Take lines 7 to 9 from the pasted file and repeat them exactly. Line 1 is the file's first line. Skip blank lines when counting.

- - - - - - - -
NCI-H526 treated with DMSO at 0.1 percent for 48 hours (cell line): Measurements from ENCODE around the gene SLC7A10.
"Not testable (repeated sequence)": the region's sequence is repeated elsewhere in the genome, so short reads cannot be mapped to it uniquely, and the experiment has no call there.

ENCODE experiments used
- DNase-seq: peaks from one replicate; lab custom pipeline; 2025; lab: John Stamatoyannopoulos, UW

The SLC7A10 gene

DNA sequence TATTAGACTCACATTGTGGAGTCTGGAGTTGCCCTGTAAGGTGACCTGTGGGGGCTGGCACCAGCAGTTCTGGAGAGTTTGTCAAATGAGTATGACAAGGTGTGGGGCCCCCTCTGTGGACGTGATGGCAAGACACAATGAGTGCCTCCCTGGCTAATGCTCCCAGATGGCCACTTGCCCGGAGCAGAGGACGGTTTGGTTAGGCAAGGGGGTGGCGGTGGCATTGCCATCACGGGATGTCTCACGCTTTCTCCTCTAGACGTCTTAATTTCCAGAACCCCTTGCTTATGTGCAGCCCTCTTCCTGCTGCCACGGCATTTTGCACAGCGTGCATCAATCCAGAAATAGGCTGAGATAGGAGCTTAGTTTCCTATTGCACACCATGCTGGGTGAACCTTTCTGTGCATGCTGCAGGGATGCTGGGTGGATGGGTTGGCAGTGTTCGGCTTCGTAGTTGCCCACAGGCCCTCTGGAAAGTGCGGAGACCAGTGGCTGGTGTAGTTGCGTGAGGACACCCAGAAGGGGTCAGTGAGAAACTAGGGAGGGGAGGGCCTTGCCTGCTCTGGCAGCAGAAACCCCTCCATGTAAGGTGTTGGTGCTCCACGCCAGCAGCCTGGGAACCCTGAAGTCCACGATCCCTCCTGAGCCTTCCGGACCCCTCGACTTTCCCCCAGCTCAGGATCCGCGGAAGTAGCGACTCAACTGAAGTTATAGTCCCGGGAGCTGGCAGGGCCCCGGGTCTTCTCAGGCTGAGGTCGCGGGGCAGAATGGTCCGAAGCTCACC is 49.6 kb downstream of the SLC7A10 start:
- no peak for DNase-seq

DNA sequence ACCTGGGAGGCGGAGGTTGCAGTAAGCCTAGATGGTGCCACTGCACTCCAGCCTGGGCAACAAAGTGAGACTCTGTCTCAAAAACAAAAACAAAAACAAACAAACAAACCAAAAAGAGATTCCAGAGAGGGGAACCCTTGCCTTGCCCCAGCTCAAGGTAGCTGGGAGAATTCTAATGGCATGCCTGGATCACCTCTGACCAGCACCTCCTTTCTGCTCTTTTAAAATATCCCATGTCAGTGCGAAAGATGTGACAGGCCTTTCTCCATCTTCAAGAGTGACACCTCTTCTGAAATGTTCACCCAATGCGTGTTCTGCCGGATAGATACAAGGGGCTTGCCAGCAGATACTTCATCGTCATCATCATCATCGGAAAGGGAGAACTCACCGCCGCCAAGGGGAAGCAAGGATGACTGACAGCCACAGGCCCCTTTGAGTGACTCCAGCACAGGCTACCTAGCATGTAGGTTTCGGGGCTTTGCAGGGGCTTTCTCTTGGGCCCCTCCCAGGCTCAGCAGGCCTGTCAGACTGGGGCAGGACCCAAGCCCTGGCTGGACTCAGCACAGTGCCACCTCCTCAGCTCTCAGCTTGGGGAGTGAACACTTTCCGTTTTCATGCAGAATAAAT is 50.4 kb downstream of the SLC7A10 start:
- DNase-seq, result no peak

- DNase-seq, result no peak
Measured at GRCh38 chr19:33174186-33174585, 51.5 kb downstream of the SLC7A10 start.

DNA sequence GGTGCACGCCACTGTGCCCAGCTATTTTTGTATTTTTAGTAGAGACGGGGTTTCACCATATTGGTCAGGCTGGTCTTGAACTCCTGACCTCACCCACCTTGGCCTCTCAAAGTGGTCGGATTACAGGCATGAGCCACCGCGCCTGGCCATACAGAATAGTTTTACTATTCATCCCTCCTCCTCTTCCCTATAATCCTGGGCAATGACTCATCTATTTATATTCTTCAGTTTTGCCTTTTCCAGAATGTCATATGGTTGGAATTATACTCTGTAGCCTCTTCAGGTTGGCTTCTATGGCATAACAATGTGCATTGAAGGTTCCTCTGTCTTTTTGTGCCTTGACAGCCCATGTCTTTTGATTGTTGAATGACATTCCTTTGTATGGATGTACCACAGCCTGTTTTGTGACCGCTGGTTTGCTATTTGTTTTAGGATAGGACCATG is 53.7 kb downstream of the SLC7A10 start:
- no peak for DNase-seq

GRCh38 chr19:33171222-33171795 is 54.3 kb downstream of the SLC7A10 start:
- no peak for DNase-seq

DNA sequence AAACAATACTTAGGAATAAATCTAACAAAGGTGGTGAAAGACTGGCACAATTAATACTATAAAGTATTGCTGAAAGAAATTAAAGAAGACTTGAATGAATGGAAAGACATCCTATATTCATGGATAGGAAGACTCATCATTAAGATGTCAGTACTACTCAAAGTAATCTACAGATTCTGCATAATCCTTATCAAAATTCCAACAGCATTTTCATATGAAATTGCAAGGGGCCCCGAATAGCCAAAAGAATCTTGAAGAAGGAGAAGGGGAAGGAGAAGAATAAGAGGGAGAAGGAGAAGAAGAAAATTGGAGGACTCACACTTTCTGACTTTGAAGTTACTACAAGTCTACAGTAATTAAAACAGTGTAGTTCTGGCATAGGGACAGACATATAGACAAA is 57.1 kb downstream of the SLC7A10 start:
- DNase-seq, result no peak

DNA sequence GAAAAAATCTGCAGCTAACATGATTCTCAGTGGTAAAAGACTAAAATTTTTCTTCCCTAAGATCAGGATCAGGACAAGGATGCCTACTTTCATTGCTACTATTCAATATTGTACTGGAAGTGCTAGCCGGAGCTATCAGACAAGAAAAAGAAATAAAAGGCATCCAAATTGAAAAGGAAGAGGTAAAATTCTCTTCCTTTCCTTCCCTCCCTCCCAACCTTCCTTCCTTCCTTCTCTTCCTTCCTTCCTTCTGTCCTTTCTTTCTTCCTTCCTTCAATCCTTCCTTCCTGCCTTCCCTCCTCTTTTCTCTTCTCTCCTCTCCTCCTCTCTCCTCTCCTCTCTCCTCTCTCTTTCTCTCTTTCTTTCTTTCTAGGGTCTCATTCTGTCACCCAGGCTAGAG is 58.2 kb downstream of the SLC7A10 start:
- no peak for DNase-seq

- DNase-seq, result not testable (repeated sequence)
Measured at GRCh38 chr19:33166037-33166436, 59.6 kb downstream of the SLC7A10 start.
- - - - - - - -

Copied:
- no peak for DNase-seq

DNA sequence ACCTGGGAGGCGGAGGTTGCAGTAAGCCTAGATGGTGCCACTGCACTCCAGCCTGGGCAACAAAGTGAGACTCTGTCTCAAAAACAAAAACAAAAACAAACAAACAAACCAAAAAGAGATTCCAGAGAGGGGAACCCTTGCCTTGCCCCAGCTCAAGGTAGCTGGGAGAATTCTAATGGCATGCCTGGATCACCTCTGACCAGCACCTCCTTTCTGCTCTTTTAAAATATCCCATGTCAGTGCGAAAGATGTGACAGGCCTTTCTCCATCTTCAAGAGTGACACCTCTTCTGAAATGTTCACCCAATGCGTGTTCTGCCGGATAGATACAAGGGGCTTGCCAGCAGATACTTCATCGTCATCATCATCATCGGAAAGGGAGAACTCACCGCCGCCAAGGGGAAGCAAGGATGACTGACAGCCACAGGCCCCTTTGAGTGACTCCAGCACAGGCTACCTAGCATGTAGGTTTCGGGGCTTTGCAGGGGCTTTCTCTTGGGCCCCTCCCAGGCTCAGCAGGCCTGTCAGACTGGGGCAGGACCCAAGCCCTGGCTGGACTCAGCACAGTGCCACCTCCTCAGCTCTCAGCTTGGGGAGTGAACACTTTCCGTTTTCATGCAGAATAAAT is 50.4 kb downstream of the SLC7A10 start:
- DNase-seq, result no peak